Yemen says troops seize al-Qaida stronghold

In this photo provided by the Yemen Ministry of Defense, Yemeni troops gather as they take positions at the frontline of fighting with al-Qaida militants in the southeastern province of Shabwa, Yemen, Tuesday, May 6, 2014. Yemeni troops seized two al-Qaida strongholds in the country's south after a days-long offensive that left dozens of suspected militants and troops dead, the country's Defense Ministry said Tuesday. (AP Photo/Yemen's Defense Ministry)
In this photo provided by the Yemen Ministry of Defense, Yemeni troops gather as they take positions at the frontline of fighting with al-Qaida militants in the southeastern province of Shabwa, Yemen, Tuesday, May 6, 2014. Yemeni troops seized two al-Qaida strongholds in the country's south after a days-long offensive that left dozens of suspected militants and troops dead, the country's Defense Ministry said Tuesday. (AP Photo/Yemen's Defense Ministry)

SANAA, Yemen (AP) — Yemeni armed forces on Thursday swept al-Qaida fighters out of a district in the country’s south, one of the main goals of the major offensive waged by the military the past two weeks, the Defense Ministry said, amid fears of retaliatory attacks which officials say prompted the closure of the US embassy in the capital as a precaution.

The ministry said that dozens of suspected militants have been killed and captured in the past week as troops and allied tribal fighters have seized a string of al-Qaida-held areas along a 60-mile (100-kilometer) stretch of highway snaking through the rugged desert mountains of the south, starting from the Mahfad region.

On Thursday, they took over militant positions in the district of Azzan, seizing control of the district center, the ministry said.

Troops seized CDs and other documents that details plots by al-Qaida to carry out attacks in several Yemeni provinces, it said. Security officials said some militants fled into nearby mountains, and that troops were clashing with them sporadically. The officials spoke on condition of anonymity because they were not authorized to talk to the press.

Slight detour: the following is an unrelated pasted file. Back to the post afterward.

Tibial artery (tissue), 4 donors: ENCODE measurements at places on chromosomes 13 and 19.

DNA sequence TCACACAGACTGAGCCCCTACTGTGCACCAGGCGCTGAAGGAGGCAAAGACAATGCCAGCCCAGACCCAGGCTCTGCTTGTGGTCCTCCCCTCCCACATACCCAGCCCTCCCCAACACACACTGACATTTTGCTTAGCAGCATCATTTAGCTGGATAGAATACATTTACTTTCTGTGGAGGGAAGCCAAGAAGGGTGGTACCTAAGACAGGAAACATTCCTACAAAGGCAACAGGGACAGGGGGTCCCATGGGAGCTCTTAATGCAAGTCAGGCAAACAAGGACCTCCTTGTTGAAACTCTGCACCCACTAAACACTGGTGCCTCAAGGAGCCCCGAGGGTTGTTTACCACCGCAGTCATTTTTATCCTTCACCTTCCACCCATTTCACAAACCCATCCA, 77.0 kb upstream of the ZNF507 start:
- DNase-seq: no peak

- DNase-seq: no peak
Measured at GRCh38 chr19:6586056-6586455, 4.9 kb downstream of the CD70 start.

“Security and stability will return gradually to the district, which has been purged while the chase continues to hunt down the evil elements … in all directions,” the ministry said.

Backed by the United States, which has waged a heavy campaign of drone strikes, Yemen has intensified its battle the past two years against al-Qaida in the Arabian Peninsula, first in 2012 driving its fighters out of towns and cities they took over in the south and now the current offensive is targeting them in the remote mountain hideouts where they have taken refuge and from which they have launched attacks around the country.

The United States temporarily closed its embassy in the capital, Sanaa, on Tuesday because of recent attacks on Westerners, the State Department said. A day before the closure, gunmen in Sanaa opened fire on three French security guards working with the European Union mission, killing one and wounding another.

Early Thursday, Yemeni officials beefed up security around Western embassies, increasing patrols in the districts where they are located, and armored vehicles were seen stationed near the American mission.

On Wednesday, Yemen’s highest security body announced it had killed the ringleader of the cell that attacked the French security guards and carried out other attacks on Westerners in the capital. Security forces uncovered the cell’s location and when members of the cell left the building Wednesday morning, police attacked them, killing Wael al-Walei, identified as the cell’s leader, the Supreme Security Committee said.

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